Independent Artists Are Missing the Online Boat

Social Media profiles…check

Music uploaded…check

A couple youtube videos…check

And this is where it ends for a lot of independent musicians looking to expand their online reach. Unfortunately, a lot of independent musicians are missing the online boat because they lack a true strategy in their approach to their online presence.

What a lot of artists will do is haphazardly join and post on social networks without understanding how these social networks add to the larger picture of who they are.  What good is posting on Facebook if you don’t actually interact with these fans or tell them where to find your latest and greatest music or your next show?  Have you set up directed posts to tell those fans in the next city you’re doing a show in that you have a show there?  Have you reached out to them directly to let them know you appreciate them and to bring their friends?  If not, you are missing the potential to create LOYAL fans.

The great thing about the internet is the ability to interact with a vast network of people who you wouldn’t have been able to reach out to otherwise.  The problem is that a lot of time the focus goes to building the network and not utilizing it.  I’ve said it before but the reality is that 500,000 likes/views/followers means nothing if only 3 people are truly engaged and have the potential to become “loyal” fans.  However, if you work to engage these people you have to potential to create loyal fans who want more content, more shows, more merchandise.

Artists need to get out of “blanket” marketing and get into the “engagement” marketing game.  Those who do not are missing out on a lot of potential loyal fans.


Music Marketing with Social Media: Why Most Artists Are Failing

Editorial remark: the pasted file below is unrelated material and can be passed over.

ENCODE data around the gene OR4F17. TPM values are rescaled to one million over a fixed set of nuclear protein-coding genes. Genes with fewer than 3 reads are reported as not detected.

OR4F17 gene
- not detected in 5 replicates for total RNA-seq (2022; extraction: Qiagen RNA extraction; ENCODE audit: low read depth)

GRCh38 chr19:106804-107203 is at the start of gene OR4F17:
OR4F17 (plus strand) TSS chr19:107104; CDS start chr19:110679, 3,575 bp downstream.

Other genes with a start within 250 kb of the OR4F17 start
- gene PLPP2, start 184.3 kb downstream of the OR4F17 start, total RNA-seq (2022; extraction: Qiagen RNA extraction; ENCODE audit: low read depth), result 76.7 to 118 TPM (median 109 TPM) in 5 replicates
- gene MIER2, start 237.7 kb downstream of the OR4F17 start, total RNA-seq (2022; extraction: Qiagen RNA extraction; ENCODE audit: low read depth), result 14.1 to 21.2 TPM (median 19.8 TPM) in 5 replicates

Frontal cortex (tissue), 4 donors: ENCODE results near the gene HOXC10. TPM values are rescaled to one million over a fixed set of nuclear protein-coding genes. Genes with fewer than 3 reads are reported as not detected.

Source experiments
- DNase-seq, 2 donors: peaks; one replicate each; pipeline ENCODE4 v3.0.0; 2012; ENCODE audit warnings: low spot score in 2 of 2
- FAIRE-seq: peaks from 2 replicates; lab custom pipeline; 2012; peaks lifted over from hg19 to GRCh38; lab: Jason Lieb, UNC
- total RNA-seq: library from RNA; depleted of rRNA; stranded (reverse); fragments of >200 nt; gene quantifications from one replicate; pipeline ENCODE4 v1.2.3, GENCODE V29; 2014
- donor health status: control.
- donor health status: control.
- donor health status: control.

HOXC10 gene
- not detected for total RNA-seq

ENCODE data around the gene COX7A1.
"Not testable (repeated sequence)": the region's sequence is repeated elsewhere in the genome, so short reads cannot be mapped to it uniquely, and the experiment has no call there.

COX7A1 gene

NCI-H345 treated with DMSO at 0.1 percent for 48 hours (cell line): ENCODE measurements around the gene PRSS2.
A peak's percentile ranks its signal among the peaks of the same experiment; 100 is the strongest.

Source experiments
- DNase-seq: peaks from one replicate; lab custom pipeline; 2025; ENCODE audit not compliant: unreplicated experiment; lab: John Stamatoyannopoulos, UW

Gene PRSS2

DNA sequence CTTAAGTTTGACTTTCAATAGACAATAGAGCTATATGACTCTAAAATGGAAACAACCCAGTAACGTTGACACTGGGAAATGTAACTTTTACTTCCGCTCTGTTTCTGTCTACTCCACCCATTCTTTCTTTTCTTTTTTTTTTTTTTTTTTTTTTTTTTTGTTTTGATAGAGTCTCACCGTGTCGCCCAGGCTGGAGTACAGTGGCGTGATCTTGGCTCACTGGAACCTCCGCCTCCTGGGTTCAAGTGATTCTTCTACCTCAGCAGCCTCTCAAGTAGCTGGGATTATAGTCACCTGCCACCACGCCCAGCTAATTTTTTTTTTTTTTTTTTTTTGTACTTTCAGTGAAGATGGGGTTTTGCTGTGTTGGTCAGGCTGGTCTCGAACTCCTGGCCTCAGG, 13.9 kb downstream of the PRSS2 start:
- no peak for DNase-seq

Social Media Integration for Artists

About a week ago I made a status update on facebook that said, “Logging on just so I can hit ignore, ignore, deny, ignore, mark as read, deny.”  Funny, I know, but its true.  Don’t get me wrong, I don’t deny, ignore, or mark as read everything I get, I confirm things I’ve seen elsewhere or am familiar with, I attend events that are relative to me.  This brings up a few points in Social Media and how artists are using it in music marketing and promotions.

With social media you cannot focus on one place. There is no reason, as an artist, you should be on Myspace and not on facebook and twitter, or even youtube.  These sites work together to build your brand recognition.  Myspace is great for use as a second electronic press kit (your first should be your own website).  Youtube allows fans to connect with you visually, twitter allows fans to see the day to day, and facebook is a great avenue to just keep that crowd up to date.

A good social media campaign for an artist will have all of their social sites working together to build the brand.  As an artist you are a brand and if you don’t think of yourself as such, you need to start.

Beyond keeping social sites in sync, many artists are failing at creating a targeted fan base.  Why am I receiving event invites for parties in New York when I am in Michigan?  The best thing about the internet, from a marketing standpoint, is that it is measurable.  You can measure where traffic is coming from, with ease.  So why take away from these measurable stats by not focusing in on your target market.

Here’s a tip for new artists, instead of spending countless hours adding a bunch of random people, why don’t you invest those hours into targeting potential fans in your city? Once you gain a following in your city, and you’ve captured them through your social sites as well as created your “street” exposure, then branch out to capturing those in your state, from there branch regionally.  If you start small with baby steps, you’ll be able to run eventually.

So why do most artists fail with music marketing through social media?

A) They don’t allow their social sites to build off of each other or run in sync


B) They don’t target potential fans

If you think of yourself as a business and make your moves based on business decisions rather than whats easy, you’ll see your career move in a better direction.